We’ve heard a lot about tourists trying to touch wildlife at Yellowstone National Park but this story takes personal encounters with animals a bit further.
Karen Richardson of Victor, Idaho, was one of several parents chaperoning a group of fifth-graders on a field trip to Yellowstone this week.
Richardson says on Monday, as students were being taught at Lamar Buffalo Ranch, a father and son pulled up at the ranger station with a bison calf in their SUV.
“They were demanding to speak with a ranger,” Richardson tells EastIdahoNews.com. “They were seriously worried that the calf was freezing and dying.”
Rob Heusevelet, a father of a student, told the men to remove the bison from their car and warned they could be in trouble for having the animal.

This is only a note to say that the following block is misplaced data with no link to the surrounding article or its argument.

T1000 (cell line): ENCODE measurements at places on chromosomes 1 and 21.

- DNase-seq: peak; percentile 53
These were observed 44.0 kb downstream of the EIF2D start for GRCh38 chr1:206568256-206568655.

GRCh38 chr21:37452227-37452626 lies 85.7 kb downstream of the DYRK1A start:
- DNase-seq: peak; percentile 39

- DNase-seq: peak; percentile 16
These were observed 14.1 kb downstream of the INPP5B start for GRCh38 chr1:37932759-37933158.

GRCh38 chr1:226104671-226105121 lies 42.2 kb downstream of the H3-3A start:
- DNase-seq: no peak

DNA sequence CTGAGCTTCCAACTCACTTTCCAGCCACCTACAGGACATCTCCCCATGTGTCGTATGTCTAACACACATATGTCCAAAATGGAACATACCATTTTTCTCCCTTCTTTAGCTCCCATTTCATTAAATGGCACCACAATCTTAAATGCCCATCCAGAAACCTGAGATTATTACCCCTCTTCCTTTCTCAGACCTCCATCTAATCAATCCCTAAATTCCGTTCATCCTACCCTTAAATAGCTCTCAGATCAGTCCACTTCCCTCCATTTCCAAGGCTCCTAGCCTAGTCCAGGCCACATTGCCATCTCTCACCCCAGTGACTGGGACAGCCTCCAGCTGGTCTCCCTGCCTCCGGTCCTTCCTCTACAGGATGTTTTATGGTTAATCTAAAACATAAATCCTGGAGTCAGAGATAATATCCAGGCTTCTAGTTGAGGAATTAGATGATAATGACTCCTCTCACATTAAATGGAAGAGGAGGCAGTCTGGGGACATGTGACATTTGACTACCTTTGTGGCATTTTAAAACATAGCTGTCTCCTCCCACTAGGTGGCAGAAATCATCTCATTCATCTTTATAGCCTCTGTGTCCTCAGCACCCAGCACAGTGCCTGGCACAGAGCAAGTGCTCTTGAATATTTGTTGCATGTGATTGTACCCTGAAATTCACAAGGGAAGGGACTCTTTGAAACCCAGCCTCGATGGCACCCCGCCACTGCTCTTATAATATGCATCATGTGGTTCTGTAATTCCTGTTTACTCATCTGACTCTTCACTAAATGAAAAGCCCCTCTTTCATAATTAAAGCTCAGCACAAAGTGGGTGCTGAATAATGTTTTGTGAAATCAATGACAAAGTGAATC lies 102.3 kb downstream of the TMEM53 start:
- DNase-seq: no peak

“They didn’t care,” Heusevelet says. “They sincerely thought they were doing a service and helping that calf by trying to save it from the cold.”
Law enforcement rangers were called and the father-and-son tourists, who were from another country, were ticketed.
Heusevelet says the rangers followed the pair back to where they had picked up the bison, and the animal was released.
Yellowstone visitors are not allowed to approach wildlife and are to stay at least 25 yards away from large animals, according to the National Park Service website.
The school group returned from their trip Friday, and Richardson posted a photo of the bison on Facebook with the caption:
Dear tourists: the bison calf is not cold and it is not lost. PUT IT BACK!